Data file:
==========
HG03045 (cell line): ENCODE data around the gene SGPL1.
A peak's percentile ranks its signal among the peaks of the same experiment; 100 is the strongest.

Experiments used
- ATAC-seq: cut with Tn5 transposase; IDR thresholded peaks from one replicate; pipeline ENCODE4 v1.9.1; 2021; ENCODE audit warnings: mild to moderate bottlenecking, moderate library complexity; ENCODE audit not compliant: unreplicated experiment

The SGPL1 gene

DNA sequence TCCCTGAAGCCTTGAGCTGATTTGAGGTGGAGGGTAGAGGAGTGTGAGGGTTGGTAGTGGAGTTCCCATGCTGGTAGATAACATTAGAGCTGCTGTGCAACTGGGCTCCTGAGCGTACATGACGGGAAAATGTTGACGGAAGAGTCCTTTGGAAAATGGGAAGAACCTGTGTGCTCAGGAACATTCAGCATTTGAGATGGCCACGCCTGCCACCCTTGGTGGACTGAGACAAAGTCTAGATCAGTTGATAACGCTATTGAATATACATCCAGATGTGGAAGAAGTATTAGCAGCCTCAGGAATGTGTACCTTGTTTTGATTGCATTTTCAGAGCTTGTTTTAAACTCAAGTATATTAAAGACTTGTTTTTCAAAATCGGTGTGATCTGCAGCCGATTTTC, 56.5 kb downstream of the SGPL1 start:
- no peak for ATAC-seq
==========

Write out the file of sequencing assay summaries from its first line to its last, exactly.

HG03045 (cell line): ENCODE data around the gene SGPL1.
A peak's percentile ranks its signal among the peaks of the same experiment; 100 is the strongest.

Experiments used
- ATAC-seq: cut with Tn5 transposase; IDR thresholded peaks from one replicate; pipeline ENCODE4 v1.9.1; 2021; ENCODE audit warnings: mild to moderate bottlenecking, moderate library complexity; ENCODE audit not compliant: unreplicated experiment

The SGPL1 gene

DNA sequence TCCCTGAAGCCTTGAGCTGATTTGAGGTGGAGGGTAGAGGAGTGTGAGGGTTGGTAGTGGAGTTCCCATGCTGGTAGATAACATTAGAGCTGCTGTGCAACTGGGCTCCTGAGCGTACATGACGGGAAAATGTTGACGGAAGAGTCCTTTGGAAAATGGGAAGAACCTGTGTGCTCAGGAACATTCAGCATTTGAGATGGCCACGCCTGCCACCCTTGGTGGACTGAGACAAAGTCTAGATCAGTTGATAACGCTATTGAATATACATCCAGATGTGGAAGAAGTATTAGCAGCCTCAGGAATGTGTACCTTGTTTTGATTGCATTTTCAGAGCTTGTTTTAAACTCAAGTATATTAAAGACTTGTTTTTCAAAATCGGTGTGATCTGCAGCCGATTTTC, 56.5 kb downstream of the SGPL1 start:
- no peak for ATAC-seq